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Astronomers discover potentially habitable Earth-sized exoplanet 40 light-years away

Planet hunting: Astronomers have spotted a potentially Earth-like exoplanet in a nearby region of space that could be in its host star’s habitable zone, meaning the conditions are ideal to support liquid water on its surface.

Gliese-12b is located about 40 light-years away in the constellation Pisces, and orbits a cool red dwarf known as Gliese 12. It was observed using NASA’s TESS (short for Transiting Exoplanet Survey Satellite), with supporting data from other observatories.

As NASA highlights, the star is just 27 percent the size of our own Sun and is only 60 percent as hot. Notably, Gliese-12b orbits very close to its host star – just seven percent of the distance between the Sun and Earth – meaning it receives more energy than we do from the Sun.

Data suggests the planet receives 1.6 times more energy from its star than we do from our Sun, or about 85 percent of what Venus gets. It orbits its star once every 12.8 days and is about the same size – or just a tad smaller – than Earth. That makes it much smaller than WASP-193b, a “fluffy” gas giant in our own Milky Way that is about 50 percent bigger than Jupiter but far less dense.

Astronomers aren’t yet sure if Gliese-12b has an atmosphere. Assuming it doesn’t, it is estimated to have an average surface temperature of 42 degrees Celsius, or about 107 degrees Fahrenheit. That is equivalent to a hot summer day here on Earth, but certainly mild enough to support liquid water.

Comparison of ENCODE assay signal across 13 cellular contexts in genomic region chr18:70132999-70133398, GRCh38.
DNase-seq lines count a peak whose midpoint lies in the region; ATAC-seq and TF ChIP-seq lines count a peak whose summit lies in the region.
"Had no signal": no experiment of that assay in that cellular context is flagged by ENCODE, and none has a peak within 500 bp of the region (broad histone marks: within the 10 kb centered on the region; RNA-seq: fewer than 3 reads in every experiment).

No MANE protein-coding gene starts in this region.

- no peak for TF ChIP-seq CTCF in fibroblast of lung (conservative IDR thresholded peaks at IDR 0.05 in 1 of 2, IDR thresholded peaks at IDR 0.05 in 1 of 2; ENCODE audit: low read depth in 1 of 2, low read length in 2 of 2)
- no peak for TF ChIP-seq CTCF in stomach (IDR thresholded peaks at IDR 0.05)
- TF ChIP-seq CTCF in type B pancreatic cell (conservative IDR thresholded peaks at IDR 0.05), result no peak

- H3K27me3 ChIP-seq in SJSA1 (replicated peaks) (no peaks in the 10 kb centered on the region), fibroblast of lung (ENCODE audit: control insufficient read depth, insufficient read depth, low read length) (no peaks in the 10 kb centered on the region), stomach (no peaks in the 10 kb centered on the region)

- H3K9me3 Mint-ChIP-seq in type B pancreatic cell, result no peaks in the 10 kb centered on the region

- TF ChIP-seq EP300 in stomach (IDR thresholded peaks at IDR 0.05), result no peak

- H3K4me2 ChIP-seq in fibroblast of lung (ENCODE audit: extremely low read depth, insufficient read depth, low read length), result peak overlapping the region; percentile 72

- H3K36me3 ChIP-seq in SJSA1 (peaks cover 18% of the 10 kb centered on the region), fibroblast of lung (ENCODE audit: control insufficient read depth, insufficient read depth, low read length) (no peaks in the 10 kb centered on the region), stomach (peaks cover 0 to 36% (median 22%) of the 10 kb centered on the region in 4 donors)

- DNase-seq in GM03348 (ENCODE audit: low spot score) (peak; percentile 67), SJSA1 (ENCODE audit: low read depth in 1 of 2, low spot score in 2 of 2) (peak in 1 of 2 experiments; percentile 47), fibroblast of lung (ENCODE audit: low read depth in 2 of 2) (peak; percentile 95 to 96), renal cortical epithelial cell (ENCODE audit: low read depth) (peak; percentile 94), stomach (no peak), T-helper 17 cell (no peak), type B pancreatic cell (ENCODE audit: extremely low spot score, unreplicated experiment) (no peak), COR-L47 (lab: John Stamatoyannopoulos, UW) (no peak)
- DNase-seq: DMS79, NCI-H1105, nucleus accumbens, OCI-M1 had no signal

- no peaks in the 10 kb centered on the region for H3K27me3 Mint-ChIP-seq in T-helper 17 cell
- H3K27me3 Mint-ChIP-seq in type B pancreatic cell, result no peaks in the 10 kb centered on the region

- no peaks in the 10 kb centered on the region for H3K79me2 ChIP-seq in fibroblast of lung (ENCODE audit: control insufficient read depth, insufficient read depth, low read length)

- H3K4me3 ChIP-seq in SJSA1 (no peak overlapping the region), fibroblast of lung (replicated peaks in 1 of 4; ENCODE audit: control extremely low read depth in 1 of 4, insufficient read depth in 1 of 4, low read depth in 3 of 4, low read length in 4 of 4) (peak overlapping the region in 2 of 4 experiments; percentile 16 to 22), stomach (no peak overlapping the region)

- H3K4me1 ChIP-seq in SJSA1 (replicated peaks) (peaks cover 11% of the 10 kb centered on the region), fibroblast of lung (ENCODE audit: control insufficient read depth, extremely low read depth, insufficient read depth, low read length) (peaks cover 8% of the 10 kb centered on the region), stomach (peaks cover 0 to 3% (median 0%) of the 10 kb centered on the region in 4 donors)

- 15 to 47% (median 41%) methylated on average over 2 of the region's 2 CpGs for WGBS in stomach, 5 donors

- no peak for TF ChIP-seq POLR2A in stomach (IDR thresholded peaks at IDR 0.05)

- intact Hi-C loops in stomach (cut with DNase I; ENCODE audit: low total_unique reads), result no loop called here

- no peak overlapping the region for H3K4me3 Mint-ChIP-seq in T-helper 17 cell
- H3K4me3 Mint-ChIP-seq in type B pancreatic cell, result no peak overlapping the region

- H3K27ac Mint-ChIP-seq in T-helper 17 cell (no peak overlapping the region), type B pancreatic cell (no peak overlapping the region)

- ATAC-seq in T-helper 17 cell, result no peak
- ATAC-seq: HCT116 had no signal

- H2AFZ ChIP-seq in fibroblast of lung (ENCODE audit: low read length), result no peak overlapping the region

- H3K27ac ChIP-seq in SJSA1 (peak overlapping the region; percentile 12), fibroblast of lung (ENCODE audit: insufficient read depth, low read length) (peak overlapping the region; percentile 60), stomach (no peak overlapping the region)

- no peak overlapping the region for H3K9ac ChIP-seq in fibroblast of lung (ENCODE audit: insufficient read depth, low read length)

Shishir Dholakia, a doctoral student at the Centre for Astrophysics at the University of Southern Queensland in Australia, said the planet is one of the best targets to study to determine if Earth-size planets orbiting cool stars can retain their atmospheres.

As such, Gliese-12b is an excellent candidate for additional study using the James Webb Space Telescope. The cutting-edge observatory could tell us how much atmosphere the exoplanet has and provide hints about its composition.

Papers on the newly discovered planet have been published in The Astrophysical Journal Letters and in Monthly Notices of the Royal Astronomical Society.

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